Other scenes, such as the conversation between Andrew Steiner (Adam Steiner’s older brother) and Star Colonel Nicolai Malthus and the establishing shots of the Somerset Military Academy, presented their own difficulties. Once again, video games come to the rescue.
“I used Star Wars: The Old Republic to record the indoor scenes as it had the perfect military-type environments and big computer consoles I needed. I was able to create a Steiner character in the game who looks very close to his cartoon self, down to the scar and 5 o’clock shadow. I used what emotes were available in-game to get the lip-sync as close as I could to his lines.”
Unfortunately, Star Wars didn’t have anything that even remotely looked like Colonel Malthus, which was a problem. “I discussed options with my creative assistant (chrx) and we concluded it would be way too difficult to reproduce those scenes in any decent manner.”
After weeks of intense deliberation, Vux came up with the solution: “[I’d] introduce the clanners in a more suspenseful way – only showing a brief initial flash of Malthus’ ‘Mech and his transmission readout, not showing their faces at all. This way I could keep the attacking force very mysterious until the very dramatic scene where the clanners are revealed and Malthus makes his entrance with that deliciously over-the-top, ‘Your insolence has provoked the fury of the clans!’ speech.”
The voice acting is intentionally a bit cheesy and somewhat over-the-top, just like in the cartoon.
The last ingredient to bring his project to life would be to give it a voice. As Vux tells it, “The cast is basically just a bunch of BattleTech fans I managed to sweet-talk into doing the lines.” Just like shooting the ‘Mech scenes, the voice acting had it’s own set of issues as not everyone in the cast had access to a professional microphone forcing “a few people to record their lines with their phones as that was all they had available.”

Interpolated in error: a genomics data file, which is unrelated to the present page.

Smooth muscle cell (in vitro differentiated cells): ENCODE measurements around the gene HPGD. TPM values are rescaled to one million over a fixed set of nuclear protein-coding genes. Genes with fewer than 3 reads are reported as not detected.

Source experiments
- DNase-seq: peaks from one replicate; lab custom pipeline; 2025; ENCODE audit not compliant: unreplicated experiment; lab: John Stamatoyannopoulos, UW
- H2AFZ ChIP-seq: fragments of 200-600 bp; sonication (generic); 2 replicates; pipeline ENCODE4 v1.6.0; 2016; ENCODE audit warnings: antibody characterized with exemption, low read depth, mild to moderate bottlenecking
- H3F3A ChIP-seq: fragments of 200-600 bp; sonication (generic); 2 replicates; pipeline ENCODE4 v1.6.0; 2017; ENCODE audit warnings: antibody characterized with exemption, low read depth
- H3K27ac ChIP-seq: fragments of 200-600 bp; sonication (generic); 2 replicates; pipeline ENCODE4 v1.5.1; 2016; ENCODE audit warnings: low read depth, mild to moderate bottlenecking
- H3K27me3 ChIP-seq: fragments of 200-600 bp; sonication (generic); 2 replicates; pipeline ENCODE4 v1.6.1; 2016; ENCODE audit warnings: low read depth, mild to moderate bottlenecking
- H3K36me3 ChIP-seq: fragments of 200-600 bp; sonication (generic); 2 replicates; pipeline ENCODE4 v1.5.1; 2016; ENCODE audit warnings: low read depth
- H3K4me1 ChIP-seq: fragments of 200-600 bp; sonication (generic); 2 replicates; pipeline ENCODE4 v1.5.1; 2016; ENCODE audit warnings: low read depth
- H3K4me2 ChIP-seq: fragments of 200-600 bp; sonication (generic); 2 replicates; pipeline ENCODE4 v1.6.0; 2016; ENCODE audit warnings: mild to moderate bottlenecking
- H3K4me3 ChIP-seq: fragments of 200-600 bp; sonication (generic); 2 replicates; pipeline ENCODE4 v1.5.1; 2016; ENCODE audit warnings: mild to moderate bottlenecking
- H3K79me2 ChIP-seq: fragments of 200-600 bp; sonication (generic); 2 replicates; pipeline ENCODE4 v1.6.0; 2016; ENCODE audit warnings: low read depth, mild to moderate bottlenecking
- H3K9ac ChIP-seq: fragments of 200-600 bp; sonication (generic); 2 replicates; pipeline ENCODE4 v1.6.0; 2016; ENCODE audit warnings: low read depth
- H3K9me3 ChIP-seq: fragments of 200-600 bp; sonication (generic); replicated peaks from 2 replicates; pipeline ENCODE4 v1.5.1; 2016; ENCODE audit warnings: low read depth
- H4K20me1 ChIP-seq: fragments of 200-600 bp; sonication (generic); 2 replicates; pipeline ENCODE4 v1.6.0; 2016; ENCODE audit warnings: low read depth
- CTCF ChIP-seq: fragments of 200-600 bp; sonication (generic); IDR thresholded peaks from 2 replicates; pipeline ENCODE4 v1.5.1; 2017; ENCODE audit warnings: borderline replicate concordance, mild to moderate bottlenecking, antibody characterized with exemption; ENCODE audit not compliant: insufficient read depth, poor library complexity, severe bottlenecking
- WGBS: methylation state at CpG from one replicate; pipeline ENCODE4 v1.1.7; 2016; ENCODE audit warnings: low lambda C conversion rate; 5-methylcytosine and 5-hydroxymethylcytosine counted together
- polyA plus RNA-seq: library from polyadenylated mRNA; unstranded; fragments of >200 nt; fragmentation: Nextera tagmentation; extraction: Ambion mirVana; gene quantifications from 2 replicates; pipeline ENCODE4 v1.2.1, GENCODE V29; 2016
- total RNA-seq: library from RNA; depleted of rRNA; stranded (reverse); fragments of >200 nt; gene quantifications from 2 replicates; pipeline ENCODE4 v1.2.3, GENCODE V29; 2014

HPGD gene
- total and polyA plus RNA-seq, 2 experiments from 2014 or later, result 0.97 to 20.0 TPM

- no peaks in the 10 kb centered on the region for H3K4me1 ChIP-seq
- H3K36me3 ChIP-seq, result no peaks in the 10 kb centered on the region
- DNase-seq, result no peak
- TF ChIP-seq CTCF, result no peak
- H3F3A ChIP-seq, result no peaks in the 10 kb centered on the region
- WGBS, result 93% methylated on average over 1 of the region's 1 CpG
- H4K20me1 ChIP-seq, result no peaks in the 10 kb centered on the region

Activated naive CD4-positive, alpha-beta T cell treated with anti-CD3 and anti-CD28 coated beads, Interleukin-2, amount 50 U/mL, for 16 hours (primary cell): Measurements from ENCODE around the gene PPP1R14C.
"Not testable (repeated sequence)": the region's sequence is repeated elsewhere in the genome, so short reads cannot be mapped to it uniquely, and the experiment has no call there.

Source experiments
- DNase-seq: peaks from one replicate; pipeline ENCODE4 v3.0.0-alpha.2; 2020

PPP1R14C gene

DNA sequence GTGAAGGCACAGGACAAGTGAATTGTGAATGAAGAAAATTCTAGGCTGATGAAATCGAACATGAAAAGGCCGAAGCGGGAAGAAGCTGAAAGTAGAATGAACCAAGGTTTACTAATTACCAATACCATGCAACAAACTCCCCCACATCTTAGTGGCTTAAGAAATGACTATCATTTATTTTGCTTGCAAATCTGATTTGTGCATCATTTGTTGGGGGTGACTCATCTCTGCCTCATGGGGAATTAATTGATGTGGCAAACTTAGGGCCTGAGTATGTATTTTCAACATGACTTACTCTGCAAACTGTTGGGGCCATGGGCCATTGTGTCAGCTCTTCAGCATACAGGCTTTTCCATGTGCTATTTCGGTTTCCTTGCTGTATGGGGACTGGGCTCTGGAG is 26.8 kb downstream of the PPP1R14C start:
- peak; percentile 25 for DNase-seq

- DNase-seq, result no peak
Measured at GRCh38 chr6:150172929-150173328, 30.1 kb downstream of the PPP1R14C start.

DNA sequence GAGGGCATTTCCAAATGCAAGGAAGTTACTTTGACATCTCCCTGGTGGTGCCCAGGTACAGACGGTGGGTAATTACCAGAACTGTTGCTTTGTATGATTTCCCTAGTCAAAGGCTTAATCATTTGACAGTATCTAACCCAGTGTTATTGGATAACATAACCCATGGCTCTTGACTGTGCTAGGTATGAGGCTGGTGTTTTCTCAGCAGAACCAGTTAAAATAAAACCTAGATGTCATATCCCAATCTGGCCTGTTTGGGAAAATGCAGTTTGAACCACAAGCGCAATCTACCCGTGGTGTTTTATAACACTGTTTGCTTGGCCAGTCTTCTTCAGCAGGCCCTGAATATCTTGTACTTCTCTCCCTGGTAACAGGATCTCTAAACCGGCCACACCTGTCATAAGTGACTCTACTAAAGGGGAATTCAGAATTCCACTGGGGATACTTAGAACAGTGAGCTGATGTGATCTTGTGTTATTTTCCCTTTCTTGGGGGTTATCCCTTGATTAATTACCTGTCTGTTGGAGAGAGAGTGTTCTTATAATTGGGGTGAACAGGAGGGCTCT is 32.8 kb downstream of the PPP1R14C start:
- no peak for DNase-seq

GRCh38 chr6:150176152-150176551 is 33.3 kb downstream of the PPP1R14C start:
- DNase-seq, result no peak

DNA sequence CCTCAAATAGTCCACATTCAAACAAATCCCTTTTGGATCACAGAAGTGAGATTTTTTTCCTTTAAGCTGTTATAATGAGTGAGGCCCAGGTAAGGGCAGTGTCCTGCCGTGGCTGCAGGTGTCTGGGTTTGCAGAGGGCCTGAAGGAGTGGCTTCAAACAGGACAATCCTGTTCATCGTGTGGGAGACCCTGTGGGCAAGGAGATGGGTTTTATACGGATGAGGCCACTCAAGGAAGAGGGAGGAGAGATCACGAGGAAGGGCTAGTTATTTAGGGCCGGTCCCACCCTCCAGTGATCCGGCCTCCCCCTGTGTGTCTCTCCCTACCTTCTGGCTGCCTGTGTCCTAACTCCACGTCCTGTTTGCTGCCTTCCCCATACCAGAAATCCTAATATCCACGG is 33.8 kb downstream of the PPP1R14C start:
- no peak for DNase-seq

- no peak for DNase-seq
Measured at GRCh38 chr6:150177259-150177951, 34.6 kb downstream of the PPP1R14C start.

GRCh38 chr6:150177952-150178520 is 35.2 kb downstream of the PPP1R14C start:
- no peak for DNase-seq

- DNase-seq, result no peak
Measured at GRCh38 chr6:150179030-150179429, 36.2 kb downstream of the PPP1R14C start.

Nailing the dialog was also tricky as the cast couldn’t use their normal register when speaking to get the true 90’s cartoon camp. “This meant that the voice acting is intentionally a bit cheesy and somewhat over-the-top, just like in the cartoon.”
All that was left was months of editing and then it was released upon a wider world.
Wrapping up, Vux left me with a few words for his adoring fans. “I’d just like to thank all the fluffy people who have left nice feedback and supported my channel, you guys (and gals) rock!”
Historically, rocket munitions have always been more effective when fired in swarms. From the 15th century Korean Hwatcha rocket propelled arrow launcher to the MLRS or Grad rockets of today to the Itano Circus prevalent in ’80s Sci-Fi anime- and by extension, BattleTech. Rocket swarms can be brutally effective- if a not very efficient means of hitting your target. But those are artillery type weapons. Equipment covered in BattleTech by Arrow IV Missiles. What about something closer in?
The mainstay of western rocket direct-fire weapons for the past 60 years has been the Hydra 70 2.75″ (70mm) rocket pod. The Hydra rocket series weighs in at a hair over 6 kg, has an effective range of 8,000 meters and has an absolutely ridiculous selection of warheads to choose from (19 from the Wikipedia list). White Phosphorus, Flechette, cluster munition, HE, smoke, you name it.
M261 Hydra 70 launch pod with two different munition payloads.
Ever since Jules Verne and H.G. Wells enticed citizens and warmongers alike with talk of energy-based beam weapons, mankind has been struggling to catch up to its own imagination. And naturally, BattleTech is chock full of it – mainly in the form of lasers, and mainly seen from the view of a 1980s-era war game designer as a futuristic weapon.
Which it is… considering that compared to projectile, missile, and even flame weapons, lasers (especially weaponized ones) are to quote Val Kilmer in Real Genius “a young science.”